If you speak more than one language fluently, then translation might do the trick for you. A good translator must understand cultural nuances, and the better you do it, the more popular your service will be. Don’t try to be a translator if you can barely make your way across a conversation in that language – you will need to know that language at native level.
Requirements: a good command of English and some other language, a website and/or a brick and mortar office.
4. Social network game development
People are spending more and more time on social networks like Google Plus or Facebook. Since Facebook is aiming to be a full-fledged gateway to the Internet, much like AOL used to be in the nineties, games for such platforms will always be successful. If you have a Facebook account, for instance, you must have played at least one game by Zynga. Hundreds of millions of people play every day, and the revenues are in the range of billions of dollars every month.
Don’t expect it to be easy though. The competition is huge – there are many big companies who are already doing it. However, the industry is still young, and there is enough room for a newcomer who can provide quality games.
Requirements: programming skills, a good vision of the market.
3. Computer repair services
We are living in 2013, and there is at least one computer in every household. The less tech-savvy users will always break something, and there is always room for a good repair service. The big repair stores usually charge an arm and a leg, because they have huge overheads related to offices and auxiliary personnel. You, on the other hand, can easily enter the market if you charge less. And it’s easy to make yourself known – just hand out flyers in a crowded area, or start a website.
The majority of your customers will come from word of mouth advertising. If you do a good job, people will recommend you to their friends, because everybody breaks their computer every once in a while and everybody is in need for a good repairman.
Requirements: strong computer debugging skills, a car.
2. eBay trader
eBay is a hugely popular platform – it is only outranked by Facebook or Google. If you pick 10 random people, you will find that at least 6 have bought or sold something on eBay at least once.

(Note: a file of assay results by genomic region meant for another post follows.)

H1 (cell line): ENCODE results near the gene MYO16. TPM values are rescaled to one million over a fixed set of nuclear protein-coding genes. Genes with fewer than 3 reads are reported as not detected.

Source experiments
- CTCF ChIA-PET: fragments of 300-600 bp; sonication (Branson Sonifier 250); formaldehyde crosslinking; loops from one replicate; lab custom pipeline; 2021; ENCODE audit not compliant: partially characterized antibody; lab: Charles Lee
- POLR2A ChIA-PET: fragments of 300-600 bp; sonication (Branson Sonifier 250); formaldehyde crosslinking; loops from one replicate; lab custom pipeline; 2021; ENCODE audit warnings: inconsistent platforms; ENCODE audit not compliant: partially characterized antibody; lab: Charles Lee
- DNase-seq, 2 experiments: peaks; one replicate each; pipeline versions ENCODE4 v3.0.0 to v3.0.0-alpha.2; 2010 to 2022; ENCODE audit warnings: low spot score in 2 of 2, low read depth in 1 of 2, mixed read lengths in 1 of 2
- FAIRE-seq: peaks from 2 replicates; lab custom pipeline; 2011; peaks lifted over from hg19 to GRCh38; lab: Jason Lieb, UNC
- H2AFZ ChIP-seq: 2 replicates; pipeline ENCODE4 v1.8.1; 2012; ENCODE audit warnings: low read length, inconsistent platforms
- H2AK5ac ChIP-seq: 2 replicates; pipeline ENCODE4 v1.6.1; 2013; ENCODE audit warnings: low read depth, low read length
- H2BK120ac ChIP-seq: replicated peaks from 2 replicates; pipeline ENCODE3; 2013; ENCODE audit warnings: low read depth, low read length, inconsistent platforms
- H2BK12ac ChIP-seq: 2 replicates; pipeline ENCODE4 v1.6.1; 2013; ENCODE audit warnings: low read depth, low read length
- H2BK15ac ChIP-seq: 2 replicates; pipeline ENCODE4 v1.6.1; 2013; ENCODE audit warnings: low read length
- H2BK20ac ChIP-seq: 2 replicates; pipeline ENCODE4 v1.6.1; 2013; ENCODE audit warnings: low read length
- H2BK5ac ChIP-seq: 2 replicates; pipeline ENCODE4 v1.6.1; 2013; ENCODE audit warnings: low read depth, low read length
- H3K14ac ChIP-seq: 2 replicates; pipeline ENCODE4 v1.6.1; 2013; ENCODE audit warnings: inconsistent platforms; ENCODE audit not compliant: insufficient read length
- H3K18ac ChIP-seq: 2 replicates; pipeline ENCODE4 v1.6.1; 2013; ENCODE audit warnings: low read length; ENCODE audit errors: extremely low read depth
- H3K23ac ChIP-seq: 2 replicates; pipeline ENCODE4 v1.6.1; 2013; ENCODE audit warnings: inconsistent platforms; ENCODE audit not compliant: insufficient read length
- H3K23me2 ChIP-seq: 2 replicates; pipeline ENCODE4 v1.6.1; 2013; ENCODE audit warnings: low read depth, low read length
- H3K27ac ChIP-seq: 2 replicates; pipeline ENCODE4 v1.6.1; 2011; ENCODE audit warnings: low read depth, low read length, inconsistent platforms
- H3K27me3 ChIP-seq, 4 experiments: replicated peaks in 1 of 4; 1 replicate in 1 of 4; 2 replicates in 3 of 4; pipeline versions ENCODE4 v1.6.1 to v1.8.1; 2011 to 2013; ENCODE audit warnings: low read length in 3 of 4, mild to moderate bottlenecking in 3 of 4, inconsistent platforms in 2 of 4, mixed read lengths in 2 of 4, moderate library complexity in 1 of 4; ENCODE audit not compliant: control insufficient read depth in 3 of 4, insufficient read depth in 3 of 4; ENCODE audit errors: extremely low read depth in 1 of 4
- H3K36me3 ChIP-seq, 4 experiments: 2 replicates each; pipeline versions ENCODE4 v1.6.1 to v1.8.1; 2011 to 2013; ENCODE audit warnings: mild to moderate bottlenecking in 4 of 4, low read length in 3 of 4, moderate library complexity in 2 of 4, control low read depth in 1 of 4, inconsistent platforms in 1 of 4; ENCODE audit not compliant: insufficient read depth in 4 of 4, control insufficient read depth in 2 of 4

Becoming an eBay trader isn’t rocket science – you can learn the ropes in as little as a few months. It’s all about buying low and selling high, or buying from wholesalers and re-selling to end-users. You will basically be selling for other people, and charging them a commission.
You will need an almost spotless feedback score to make it through. eBay will offer you the power seller status if you have more than 98% positive ratings, but you should aim even higher. Don’t aim at a full 100% though, because you will always find some rotten apples who can never be satisfied with what they get.
Requirements: a computer with an Internet connection, abilities to negotiate prices, a phone.
1. Consultancy services
If you are good in a field, you can have people pay for your knowledge. Rather than having an underpaid 9 to 5 job, you can be your own boss and charge whatever you want for your knowledge.
Since you are going to be teaching people how to do stuff, your investments are minimal. As opposed to, let’s say, a factory, you can start off with your consultancy office with a desk, a computer, an Internet connection and a phone – and you most likely already own all of these.
Requirements: strong knowledge of your area of expertise, probably a formal degree/formal accreditation too (depending on the field), abilities to pass your knowledge onto others.
The key to succeeding in all these 10 fields is hard work and dedication. Forget everything you thought you knew about making money. Put yourself in the shoes of your prospective customer and see if you would buy something from yourself. Analyze what a prospective customer would want, then do your best to meet and exceed those expectations. This list is by far non-exhaustive. We only listed 10 of the best ideas that are guaranteed to work in 2013, but you can come up with many more. The key is to think out of the box, and not to be afraid to innovate and go down paths that no one has tried before. There is still a huge market for localized and global services that are underexploited or haven’t been tackled at all – why wouldn’t you be the first to start such a service? Please let us know that how do you like our list of best small business ideas – 2013, in the comments section below, keep visiting.